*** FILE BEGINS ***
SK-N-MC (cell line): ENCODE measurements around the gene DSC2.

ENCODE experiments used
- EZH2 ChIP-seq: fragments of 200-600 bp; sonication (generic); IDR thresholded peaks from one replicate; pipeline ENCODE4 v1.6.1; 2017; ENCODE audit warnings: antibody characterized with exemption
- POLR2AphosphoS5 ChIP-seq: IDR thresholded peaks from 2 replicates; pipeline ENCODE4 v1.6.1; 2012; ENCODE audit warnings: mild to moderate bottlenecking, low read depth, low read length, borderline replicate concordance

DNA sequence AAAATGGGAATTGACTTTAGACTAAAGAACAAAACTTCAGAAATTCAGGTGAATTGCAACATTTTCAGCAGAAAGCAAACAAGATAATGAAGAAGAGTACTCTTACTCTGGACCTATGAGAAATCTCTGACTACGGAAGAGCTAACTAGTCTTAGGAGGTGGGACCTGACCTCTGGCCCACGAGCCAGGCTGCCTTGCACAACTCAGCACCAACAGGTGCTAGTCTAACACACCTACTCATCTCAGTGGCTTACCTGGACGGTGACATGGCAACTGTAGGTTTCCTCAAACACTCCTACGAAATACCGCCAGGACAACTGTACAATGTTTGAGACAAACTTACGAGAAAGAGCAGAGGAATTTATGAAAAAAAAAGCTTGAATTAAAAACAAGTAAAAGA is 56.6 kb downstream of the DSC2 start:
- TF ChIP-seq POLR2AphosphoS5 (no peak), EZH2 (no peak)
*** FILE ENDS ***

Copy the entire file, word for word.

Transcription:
SK-N-MC (cell line): ENCODE measurements around the gene DSC2.

ENCODE experiments used
- EZH2 ChIP-seq: fragments of 200-600 bp; sonication (generic); IDR thresholded peaks from one replicate; pipeline ENCODE4 v1.6.1; 2017; ENCODE audit warnings: antibody characterized with exemption
- POLR2AphosphoS5 ChIP-seq: IDR thresholded peaks from 2 replicates; pipeline ENCODE4 v1.6.1; 2012; ENCODE audit warnings: mild to moderate bottlenecking, low read depth, low read length, borderline replicate concordance

DNA sequence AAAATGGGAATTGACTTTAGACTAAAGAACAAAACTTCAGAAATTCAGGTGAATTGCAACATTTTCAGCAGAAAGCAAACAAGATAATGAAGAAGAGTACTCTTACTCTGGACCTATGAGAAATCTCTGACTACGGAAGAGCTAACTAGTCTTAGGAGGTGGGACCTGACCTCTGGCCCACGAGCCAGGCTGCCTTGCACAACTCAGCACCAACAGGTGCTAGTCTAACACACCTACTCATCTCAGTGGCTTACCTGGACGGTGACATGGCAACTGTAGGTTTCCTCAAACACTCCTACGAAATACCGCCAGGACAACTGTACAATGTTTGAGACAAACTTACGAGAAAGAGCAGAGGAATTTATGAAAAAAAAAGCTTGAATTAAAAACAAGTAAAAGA is 56.6 kb downstream of the DSC2 start:
- TF ChIP-seq POLR2AphosphoS5 (no peak), EZH2 (no peak)